Other little things I discovered on my trip? Castmembers call all girls “Princess”. I found this oddly disturbing. I don’t recall that
they addressed boys with anything so specific.
I bought a handpainted, silk, Chinese parasol on one of the sunny days I had forgotten a hat. It is beautiful. But it’s nearly impossible to take pictures, track your kid/stroller and hold a parasol. I actually preferred the parasol over the hat, because it didn’t mess up my hair and it let the breeze cool my brow.
The staff at Wetzel’s Pretzl at Downtown Disney was as rude as they get. I stood in line for SEVERAL minutes craving a soft pretzel only to be told, "We don’t accept Disney’s Dining Plan. Duh!" The "duh" was implied. No smile and apologize. Nothing. After several days of castmembers and employees smiling and cordial, I found this almost intolerable. Wetzel’s Pretzel? You can suck it.
Disney World is clean. I didn’t realize at first what was missing as we walked through the park the first day until I saw a castmember swoop out of the shadows with his broom and dustpan and discretely sweep up a couple of pieces of popcorn and glide ninja-like away. There were no straw wrappers, no errant napkins, no abandoned paper cups. Even the bathrooms were impeccable. As impeccable as a public bathroom that sees thousands of people’s butts every week. The counters were wiped dry. There was no soap dribbling into a nasty goo. There were no unflushed toilets. My first visit to the airport bathroom was almost a culture shock after all The Neatness.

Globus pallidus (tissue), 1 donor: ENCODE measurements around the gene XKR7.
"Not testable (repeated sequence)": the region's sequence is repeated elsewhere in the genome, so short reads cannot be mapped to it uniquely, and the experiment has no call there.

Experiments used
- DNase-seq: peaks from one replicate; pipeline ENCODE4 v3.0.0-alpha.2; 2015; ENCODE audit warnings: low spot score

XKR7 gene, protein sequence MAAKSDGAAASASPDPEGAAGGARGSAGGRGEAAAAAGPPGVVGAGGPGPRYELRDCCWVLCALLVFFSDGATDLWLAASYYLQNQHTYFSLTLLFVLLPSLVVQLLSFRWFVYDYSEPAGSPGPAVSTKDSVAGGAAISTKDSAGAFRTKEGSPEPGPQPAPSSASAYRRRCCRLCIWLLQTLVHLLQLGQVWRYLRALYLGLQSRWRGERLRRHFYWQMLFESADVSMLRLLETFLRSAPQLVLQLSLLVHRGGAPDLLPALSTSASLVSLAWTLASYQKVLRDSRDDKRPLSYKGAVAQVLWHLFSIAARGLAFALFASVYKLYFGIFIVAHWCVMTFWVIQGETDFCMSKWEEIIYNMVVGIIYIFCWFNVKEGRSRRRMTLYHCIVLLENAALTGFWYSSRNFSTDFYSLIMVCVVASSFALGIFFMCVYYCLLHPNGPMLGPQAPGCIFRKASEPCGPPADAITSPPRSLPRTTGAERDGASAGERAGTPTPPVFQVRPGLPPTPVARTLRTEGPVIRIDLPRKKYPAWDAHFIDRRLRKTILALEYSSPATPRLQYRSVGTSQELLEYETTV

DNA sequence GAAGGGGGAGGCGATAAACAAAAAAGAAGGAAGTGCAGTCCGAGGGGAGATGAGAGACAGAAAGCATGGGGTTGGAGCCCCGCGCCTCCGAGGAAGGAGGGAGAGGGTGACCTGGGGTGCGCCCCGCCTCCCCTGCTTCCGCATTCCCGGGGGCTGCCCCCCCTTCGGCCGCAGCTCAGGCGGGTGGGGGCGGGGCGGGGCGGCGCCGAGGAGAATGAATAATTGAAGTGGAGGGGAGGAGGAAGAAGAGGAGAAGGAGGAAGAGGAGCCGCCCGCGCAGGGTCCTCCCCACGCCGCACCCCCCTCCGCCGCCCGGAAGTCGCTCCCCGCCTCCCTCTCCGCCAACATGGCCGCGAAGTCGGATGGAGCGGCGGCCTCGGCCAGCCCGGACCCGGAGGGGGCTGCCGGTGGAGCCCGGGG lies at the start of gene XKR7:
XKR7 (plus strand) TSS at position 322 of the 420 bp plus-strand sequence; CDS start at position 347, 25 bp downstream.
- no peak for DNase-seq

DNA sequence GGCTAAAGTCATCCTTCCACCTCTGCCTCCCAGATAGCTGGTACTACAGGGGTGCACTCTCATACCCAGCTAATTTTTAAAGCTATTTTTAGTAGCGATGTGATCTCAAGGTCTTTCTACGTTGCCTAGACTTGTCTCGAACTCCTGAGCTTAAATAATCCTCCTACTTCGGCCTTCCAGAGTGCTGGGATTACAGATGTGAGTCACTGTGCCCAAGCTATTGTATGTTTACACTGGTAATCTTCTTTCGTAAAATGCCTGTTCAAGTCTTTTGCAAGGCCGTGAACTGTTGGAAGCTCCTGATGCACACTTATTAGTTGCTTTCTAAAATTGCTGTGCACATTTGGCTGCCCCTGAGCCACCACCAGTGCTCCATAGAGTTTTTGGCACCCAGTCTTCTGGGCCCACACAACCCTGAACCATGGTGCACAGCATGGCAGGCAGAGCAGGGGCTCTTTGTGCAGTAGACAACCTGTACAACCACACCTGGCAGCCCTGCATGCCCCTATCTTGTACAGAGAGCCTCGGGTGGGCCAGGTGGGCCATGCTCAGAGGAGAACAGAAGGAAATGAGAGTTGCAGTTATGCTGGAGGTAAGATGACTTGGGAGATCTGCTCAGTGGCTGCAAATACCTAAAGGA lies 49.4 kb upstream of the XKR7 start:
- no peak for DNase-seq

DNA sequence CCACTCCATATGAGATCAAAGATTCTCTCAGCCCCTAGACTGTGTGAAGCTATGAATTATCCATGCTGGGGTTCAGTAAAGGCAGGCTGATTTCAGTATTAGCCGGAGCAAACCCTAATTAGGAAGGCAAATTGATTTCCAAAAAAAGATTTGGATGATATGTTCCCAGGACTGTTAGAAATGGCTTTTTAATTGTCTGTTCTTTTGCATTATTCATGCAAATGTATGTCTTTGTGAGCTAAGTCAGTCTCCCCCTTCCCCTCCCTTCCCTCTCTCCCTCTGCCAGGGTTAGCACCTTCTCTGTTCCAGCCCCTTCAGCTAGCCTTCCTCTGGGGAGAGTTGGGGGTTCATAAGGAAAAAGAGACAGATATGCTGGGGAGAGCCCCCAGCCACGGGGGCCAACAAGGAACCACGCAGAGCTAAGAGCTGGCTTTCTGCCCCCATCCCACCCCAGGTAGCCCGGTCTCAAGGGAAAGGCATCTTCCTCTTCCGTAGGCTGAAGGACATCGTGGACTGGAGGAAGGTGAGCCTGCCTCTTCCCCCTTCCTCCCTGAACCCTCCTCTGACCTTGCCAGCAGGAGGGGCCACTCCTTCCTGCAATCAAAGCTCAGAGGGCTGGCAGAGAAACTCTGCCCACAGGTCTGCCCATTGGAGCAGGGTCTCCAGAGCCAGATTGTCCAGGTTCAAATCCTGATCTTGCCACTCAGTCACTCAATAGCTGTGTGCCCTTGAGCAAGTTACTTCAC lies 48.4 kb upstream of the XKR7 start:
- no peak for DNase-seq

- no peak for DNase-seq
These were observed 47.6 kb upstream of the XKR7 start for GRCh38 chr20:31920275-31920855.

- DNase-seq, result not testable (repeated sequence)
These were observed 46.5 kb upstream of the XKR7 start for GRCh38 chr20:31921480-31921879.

Take some down-time. I was advised to, but didn’t. And I regret it. Even if it’s to spend a couple hours at the resort’s pool. Doodicus and Aitch begged us every day to go, but we didn’t. The swimsuits didn’t see the light of day. I just thought since we had these park tickets, then damnit we were going to the parks! A late afternoon sitting under a pool umbrella NOT walking while the kids played to exhaustion would have been a nice treat for everyone. I’ll confess, I have major regrets over that.
I’m glad we went. I’m glad to be home. I’ll be anticipating our next trip.